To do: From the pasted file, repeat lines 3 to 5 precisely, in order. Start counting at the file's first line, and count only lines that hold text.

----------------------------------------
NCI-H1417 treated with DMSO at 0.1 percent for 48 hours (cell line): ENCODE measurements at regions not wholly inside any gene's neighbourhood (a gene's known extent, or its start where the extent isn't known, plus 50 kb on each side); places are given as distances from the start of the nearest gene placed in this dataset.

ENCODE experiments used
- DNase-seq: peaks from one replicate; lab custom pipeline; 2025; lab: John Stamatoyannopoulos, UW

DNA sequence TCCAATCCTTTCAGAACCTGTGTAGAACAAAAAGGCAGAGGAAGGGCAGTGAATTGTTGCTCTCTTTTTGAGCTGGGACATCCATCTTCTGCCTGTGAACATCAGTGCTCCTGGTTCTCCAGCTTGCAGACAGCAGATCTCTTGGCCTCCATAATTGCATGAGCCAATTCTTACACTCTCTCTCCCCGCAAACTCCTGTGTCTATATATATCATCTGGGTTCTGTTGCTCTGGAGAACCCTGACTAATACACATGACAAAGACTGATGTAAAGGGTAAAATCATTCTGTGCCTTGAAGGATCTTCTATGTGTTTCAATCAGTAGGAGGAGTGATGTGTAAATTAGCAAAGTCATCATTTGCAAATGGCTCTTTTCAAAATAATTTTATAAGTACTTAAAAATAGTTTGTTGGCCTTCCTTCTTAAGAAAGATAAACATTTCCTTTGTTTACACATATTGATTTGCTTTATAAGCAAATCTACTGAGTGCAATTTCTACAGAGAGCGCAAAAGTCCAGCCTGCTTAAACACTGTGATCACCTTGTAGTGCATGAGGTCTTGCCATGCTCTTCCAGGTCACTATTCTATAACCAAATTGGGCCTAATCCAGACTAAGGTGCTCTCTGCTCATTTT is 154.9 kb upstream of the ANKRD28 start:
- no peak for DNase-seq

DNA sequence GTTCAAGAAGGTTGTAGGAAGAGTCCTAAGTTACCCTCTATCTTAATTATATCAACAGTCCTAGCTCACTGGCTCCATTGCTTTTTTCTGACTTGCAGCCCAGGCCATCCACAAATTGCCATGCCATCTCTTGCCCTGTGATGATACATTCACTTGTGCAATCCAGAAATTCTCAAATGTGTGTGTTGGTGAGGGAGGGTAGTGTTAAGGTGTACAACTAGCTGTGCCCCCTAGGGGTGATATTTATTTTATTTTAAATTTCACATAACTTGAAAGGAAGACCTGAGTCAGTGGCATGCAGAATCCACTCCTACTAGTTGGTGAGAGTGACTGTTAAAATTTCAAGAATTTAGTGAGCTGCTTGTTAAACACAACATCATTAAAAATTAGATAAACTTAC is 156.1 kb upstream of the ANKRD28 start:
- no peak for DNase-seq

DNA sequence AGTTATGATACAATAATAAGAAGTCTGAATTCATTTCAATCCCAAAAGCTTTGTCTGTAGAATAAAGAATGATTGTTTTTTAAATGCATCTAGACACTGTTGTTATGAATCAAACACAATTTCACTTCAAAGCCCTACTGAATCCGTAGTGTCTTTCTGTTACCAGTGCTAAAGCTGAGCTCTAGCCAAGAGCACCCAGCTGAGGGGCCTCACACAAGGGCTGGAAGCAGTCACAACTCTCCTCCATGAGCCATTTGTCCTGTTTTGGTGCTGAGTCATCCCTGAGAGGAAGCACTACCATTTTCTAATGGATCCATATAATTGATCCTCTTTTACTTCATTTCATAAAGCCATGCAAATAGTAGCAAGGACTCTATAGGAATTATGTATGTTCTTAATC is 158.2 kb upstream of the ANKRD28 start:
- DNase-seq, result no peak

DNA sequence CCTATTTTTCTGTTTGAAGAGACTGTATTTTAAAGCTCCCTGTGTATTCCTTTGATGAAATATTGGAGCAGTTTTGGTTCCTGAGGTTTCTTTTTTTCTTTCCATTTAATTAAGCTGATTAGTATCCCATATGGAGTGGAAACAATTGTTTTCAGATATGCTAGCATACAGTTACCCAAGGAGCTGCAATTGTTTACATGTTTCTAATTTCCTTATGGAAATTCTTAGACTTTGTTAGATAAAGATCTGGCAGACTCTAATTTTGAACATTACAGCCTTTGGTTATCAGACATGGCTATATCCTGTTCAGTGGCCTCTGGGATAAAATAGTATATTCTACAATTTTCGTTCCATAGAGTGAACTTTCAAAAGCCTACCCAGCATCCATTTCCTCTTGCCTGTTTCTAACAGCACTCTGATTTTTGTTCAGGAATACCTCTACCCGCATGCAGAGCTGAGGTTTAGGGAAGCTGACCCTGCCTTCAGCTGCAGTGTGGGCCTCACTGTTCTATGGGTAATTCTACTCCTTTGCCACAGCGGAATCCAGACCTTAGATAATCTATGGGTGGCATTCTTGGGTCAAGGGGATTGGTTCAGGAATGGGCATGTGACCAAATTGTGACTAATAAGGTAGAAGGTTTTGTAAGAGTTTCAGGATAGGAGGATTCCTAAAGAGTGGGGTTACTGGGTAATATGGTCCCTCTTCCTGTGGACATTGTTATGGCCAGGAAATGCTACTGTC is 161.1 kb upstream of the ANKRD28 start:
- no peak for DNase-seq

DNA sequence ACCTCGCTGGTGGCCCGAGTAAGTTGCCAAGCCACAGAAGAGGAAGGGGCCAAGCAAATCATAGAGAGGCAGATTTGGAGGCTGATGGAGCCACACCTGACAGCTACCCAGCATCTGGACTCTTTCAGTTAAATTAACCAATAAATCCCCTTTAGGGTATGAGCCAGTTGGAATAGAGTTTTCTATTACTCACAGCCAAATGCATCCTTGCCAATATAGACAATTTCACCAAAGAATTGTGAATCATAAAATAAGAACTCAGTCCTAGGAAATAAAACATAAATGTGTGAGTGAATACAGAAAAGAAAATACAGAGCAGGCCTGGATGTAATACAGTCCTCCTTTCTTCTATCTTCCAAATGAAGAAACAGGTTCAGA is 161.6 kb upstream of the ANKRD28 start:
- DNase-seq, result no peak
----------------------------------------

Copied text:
- DNase-seq: peaks from one replicate; lab custom pipeline; 2025; lab: John Stamatoyannopoulos, UW

DNA sequence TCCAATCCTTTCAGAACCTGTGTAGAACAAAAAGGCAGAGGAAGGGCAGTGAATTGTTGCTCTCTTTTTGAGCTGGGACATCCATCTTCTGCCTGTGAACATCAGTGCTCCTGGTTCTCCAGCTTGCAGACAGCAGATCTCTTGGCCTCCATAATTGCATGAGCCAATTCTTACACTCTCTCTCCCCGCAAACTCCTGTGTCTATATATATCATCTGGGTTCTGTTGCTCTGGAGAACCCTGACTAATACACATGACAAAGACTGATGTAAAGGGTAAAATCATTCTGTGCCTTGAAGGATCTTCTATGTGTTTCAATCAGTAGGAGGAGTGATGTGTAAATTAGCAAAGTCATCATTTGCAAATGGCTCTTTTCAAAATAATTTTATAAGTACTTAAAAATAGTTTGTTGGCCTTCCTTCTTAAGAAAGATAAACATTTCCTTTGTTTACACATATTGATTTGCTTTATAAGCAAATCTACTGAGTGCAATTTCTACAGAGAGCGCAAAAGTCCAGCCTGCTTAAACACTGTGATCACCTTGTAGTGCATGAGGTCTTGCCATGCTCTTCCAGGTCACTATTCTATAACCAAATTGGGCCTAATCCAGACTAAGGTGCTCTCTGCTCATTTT is 154.9 kb upstream of the ANKRD28 start:
- no peak for DNase-seq